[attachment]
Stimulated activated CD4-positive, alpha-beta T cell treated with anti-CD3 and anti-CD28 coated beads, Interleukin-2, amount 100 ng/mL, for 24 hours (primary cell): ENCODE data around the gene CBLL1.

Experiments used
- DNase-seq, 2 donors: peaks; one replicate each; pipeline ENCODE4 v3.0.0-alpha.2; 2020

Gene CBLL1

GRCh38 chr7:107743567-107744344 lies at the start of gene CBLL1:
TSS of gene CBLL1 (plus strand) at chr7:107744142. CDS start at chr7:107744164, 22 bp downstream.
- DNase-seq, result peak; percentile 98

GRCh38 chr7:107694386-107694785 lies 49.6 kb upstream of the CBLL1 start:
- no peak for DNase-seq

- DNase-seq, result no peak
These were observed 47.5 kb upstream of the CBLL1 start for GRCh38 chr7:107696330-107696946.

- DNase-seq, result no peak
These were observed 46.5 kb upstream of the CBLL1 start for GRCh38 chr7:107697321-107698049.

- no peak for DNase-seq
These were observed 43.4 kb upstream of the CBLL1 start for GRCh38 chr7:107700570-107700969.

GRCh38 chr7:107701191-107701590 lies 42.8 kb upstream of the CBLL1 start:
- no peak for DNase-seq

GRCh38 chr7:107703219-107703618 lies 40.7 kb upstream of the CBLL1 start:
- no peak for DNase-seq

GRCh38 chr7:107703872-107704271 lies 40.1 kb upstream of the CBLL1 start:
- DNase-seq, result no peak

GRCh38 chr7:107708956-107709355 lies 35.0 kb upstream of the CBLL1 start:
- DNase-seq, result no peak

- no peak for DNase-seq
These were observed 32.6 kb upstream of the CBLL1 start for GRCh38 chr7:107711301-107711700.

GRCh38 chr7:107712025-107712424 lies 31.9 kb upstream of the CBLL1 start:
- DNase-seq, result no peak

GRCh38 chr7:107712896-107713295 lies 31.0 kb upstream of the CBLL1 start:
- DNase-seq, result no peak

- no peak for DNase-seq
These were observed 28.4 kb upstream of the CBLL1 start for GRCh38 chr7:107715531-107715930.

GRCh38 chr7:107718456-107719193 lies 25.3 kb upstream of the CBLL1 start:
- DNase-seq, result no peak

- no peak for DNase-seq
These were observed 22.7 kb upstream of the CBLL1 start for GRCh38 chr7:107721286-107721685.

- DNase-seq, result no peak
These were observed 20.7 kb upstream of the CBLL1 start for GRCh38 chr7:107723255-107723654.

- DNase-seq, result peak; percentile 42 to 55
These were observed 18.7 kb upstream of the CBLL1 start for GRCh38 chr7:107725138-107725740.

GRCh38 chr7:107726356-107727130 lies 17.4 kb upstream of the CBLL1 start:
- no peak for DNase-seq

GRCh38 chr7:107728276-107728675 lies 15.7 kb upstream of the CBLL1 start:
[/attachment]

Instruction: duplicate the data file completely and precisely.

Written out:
Stimulated activated CD4-positive, alpha-beta T cell treated with anti-CD3 and anti-CD28 coated beads, Interleukin-2, amount 100 ng/mL, for 24 hours (primary cell): ENCODE data around the gene CBLL1.

Experiments used
- DNase-seq, 2 donors: peaks; one replicate each; pipeline ENCODE4 v3.0.0-alpha.2; 2020

Gene CBLL1

GRCh38 chr7:107743567-107744344 lies at the start of gene CBLL1:
TSS of gene CBLL1 (plus strand) at chr7:107744142. CDS start at chr7:107744164, 22 bp downstream.
- DNase-seq, result peak; percentile 98

GRCh38 chr7:107694386-107694785 lies 49.6 kb upstream of the CBLL1 start:
- no peak for DNase-seq

- DNase-seq, result no peak
These were observed 47.5 kb upstream of the CBLL1 start for GRCh38 chr7:107696330-107696946.

- DNase-seq, result no peak
These were observed 46.5 kb upstream of the CBLL1 start for GRCh38 chr7:107697321-107698049.

- no peak for DNase-seq
These were observed 43.4 kb upstream of the CBLL1 start for GRCh38 chr7:107700570-107700969.

GRCh38 chr7:107701191-107701590 lies 42.8 kb upstream of the CBLL1 start:
- no peak for DNase-seq

GRCh38 chr7:107703219-107703618 lies 40.7 kb upstream of the CBLL1 start:
- no peak for DNase-seq

GRCh38 chr7:107703872-107704271 lies 40.1 kb upstream of the CBLL1 start:
- DNase-seq, result no peak

GRCh38 chr7:107708956-107709355 lies 35.0 kb upstream of the CBLL1 start:
- DNase-seq, result no peak

- no peak for DNase-seq
These were observed 32.6 kb upstream of the CBLL1 start for GRCh38 chr7:107711301-107711700.

GRCh38 chr7:107712025-107712424 lies 31.9 kb upstream of the CBLL1 start:
- DNase-seq, result no peak

GRCh38 chr7:107712896-107713295 lies 31.0 kb upstream of the CBLL1 start:
- DNase-seq, result no peak

- no peak for DNase-seq
These were observed 28.4 kb upstream of the CBLL1 start for GRCh38 chr7:107715531-107715930.

GRCh38 chr7:107718456-107719193 lies 25.3 kb upstream of the CBLL1 start:
- DNase-seq, result no peak

- no peak for DNase-seq
These were observed 22.7 kb upstream of the CBLL1 start for GRCh38 chr7:107721286-107721685.

- DNase-seq, result no peak
These were observed 20.7 kb upstream of the CBLL1 start for GRCh38 chr7:107723255-107723654.

- DNase-seq, result peak; percentile 42 to 55
These were observed 18.7 kb upstream of the CBLL1 start for GRCh38 chr7:107725138-107725740.

GRCh38 chr7:107726356-107727130 lies 17.4 kb upstream of the CBLL1 start:
- no peak for DNase-seq

GRCh38 chr7:107728276-107728675 lies 15.7 kb upstream of the CBLL1 start: